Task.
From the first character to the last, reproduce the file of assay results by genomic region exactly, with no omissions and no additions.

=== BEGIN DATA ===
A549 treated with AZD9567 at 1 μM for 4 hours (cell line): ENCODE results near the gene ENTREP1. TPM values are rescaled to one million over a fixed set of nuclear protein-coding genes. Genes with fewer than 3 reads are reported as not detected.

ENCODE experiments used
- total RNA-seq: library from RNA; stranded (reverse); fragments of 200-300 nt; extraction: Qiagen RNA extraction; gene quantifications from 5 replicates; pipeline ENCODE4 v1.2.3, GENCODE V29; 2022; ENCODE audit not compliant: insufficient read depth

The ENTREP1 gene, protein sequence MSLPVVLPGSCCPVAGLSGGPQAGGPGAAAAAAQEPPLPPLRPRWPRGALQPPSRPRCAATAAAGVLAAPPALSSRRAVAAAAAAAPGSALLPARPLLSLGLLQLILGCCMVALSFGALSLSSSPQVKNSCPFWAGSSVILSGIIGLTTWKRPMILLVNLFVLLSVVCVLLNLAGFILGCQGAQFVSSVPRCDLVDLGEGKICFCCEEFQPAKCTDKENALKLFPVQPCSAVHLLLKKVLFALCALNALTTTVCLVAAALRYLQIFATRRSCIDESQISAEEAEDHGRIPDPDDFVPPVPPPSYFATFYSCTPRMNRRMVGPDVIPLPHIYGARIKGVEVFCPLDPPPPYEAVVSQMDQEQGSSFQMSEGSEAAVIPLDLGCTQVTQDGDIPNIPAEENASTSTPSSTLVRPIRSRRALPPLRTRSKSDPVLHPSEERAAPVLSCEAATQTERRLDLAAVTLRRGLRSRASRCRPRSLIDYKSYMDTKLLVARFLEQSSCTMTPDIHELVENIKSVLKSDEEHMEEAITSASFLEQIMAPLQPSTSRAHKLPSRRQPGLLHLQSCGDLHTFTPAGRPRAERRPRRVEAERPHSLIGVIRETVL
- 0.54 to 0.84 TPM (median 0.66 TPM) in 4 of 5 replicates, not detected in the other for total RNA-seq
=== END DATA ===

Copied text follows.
A549 treated with AZD9567 at 1 μM for 4 hours (cell line): ENCODE results near the gene ENTREP1. TPM values are rescaled to one million over a fixed set of nuclear protein-coding genes. Genes with fewer than 3 reads are reported as not detected.

ENCODE experiments used
- total RNA-seq: library from RNA; stranded (reverse); fragments of 200-300 nt; extraction: Qiagen RNA extraction; gene quantifications from 5 replicates; pipeline ENCODE4 v1.2.3, GENCODE V29; 2022; ENCODE audit not compliant: insufficient read depth

The ENTREP1 gene, protein sequence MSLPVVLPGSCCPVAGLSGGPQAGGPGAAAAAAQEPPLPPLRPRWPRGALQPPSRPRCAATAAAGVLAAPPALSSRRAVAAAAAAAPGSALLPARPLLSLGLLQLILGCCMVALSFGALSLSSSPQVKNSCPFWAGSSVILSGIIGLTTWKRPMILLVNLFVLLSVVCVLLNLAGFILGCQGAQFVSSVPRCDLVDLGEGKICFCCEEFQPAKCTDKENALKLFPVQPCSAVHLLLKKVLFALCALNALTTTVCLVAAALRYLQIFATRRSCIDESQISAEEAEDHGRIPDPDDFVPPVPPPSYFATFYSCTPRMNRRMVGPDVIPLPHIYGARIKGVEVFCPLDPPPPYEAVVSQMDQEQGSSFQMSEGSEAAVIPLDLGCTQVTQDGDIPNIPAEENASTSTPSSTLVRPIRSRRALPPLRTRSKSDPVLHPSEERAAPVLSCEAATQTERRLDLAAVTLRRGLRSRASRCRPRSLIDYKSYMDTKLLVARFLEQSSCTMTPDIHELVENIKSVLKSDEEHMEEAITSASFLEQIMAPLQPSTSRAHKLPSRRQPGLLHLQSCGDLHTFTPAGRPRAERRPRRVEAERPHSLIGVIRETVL
- 0.54 to 0.84 TPM (median 0.66 TPM) in 4 of 5 replicates, not detected in the other for total RNA-seq